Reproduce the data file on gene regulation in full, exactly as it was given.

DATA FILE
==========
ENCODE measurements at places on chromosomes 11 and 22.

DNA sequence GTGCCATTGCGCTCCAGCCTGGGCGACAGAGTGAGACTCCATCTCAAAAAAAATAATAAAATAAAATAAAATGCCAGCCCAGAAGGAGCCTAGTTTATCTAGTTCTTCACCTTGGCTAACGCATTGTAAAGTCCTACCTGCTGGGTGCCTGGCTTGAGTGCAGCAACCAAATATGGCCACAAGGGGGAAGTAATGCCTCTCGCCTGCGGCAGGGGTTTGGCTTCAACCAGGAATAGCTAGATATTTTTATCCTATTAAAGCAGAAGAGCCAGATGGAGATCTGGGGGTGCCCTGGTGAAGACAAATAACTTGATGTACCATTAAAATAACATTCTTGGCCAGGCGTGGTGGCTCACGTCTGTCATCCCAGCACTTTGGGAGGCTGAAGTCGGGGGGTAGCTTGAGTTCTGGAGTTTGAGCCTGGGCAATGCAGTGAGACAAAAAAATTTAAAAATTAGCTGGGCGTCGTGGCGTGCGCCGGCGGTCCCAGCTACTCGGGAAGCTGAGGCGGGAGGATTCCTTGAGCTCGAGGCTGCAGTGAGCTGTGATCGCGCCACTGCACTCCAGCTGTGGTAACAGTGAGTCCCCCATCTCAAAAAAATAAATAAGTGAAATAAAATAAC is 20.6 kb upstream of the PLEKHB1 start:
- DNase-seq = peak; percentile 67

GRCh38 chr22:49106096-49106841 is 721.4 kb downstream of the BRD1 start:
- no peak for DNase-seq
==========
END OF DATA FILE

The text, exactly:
ENCODE measurements at places on chromosomes 11 and 22.

DNA sequence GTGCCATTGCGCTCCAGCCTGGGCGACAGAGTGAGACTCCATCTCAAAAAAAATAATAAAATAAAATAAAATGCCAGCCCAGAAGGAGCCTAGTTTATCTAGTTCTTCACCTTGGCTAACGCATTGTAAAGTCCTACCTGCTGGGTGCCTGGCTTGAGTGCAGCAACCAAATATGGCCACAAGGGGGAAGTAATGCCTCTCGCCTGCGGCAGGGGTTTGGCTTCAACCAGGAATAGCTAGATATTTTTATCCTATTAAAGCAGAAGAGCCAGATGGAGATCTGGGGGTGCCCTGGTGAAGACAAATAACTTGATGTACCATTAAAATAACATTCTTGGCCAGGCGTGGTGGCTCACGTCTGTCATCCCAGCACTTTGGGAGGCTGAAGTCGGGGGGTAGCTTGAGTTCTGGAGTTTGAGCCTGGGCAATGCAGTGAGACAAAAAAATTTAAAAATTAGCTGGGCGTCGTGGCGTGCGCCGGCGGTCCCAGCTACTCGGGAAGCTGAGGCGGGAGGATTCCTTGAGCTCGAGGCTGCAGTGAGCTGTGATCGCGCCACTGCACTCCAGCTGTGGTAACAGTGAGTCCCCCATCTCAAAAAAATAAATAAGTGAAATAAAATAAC is 20.6 kb upstream of the PLEKHB1 start:
- DNase-seq = peak; percentile 67

GRCh38 chr22:49106096-49106841 is 721.4 kb downstream of the BRD1 start:
- no peak for DNase-seq